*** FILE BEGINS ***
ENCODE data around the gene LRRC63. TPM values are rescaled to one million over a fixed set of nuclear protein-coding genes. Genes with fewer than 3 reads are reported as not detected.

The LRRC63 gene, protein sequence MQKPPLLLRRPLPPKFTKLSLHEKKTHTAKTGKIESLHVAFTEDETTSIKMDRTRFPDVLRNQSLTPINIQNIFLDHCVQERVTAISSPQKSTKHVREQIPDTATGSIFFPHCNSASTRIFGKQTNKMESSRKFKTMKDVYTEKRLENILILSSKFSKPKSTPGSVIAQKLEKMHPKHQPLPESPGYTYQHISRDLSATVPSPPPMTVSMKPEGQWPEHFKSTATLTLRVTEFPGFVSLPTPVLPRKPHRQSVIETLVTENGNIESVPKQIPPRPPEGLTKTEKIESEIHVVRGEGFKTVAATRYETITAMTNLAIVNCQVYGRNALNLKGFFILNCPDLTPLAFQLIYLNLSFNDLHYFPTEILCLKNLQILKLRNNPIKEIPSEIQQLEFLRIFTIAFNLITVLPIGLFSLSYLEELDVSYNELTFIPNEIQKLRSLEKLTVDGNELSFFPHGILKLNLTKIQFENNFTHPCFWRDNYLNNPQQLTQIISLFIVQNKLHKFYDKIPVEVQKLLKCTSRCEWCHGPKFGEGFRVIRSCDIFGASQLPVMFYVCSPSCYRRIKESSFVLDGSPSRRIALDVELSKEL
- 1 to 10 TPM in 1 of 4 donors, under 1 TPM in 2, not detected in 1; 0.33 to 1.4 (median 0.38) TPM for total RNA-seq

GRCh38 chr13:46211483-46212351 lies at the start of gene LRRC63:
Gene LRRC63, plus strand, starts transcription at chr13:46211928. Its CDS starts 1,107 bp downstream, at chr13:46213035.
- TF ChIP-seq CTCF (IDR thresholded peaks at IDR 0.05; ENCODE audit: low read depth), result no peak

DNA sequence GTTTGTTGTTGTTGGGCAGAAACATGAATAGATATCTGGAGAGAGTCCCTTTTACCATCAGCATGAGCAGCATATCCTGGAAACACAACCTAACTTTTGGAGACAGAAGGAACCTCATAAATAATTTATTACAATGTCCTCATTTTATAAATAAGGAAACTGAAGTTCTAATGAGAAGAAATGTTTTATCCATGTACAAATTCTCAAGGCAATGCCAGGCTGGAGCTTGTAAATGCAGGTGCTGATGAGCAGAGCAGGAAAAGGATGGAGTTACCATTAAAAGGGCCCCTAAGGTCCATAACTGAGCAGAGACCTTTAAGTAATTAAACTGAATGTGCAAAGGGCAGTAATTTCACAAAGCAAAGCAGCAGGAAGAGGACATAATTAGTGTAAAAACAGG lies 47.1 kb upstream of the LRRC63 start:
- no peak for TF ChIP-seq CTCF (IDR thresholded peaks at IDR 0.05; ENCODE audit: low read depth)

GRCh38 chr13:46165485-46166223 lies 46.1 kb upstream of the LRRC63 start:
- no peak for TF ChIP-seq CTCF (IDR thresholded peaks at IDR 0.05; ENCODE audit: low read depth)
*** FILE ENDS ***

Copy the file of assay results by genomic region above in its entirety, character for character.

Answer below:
ENCODE data around the gene LRRC63. TPM values are rescaled to one million over a fixed set of nuclear protein-coding genes. Genes with fewer than 3 reads are reported as not detected.

The LRRC63 gene, protein sequence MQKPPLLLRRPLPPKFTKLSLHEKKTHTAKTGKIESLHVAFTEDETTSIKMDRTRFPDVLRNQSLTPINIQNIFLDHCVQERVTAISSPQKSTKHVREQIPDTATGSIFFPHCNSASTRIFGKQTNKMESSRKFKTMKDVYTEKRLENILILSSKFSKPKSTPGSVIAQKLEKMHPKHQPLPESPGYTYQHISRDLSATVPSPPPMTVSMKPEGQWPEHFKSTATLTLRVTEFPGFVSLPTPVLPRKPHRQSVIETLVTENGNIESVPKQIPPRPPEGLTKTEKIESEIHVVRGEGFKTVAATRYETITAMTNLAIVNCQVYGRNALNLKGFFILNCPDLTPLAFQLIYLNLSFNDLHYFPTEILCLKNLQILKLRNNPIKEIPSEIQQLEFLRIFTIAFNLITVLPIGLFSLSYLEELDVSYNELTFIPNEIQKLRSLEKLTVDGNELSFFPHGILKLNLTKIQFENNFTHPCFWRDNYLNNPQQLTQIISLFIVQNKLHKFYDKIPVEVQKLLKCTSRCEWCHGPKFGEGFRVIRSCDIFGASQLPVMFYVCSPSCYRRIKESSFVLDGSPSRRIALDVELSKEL
- 1 to 10 TPM in 1 of 4 donors, under 1 TPM in 2, not detected in 1; 0.33 to 1.4 (median 0.38) TPM for total RNA-seq

GRCh38 chr13:46211483-46212351 lies at the start of gene LRRC63:
Gene LRRC63, plus strand, starts transcription at chr13:46211928. Its CDS starts 1,107 bp downstream, at chr13:46213035.
- TF ChIP-seq CTCF (IDR thresholded peaks at IDR 0.05; ENCODE audit: low read depth), result no peak

DNA sequence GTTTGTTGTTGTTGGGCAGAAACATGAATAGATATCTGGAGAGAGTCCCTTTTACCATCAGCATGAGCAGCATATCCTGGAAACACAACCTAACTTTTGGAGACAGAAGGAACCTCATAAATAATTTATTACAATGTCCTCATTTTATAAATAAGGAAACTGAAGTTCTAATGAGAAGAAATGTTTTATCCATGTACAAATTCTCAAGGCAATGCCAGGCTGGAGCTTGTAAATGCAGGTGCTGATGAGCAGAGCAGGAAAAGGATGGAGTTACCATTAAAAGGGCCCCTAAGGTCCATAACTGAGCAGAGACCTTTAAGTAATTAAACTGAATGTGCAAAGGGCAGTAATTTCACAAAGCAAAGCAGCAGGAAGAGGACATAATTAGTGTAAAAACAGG lies 47.1 kb upstream of the LRRC63 start:
- no peak for TF ChIP-seq CTCF (IDR thresholded peaks at IDR 0.05; ENCODE audit: low read depth)

GRCh38 chr13:46165485-46166223 lies 46.1 kb upstream of the LRRC63 start:
- no peak for TF ChIP-seq CTCF (IDR thresholded peaks at IDR 0.05; ENCODE audit: low read depth)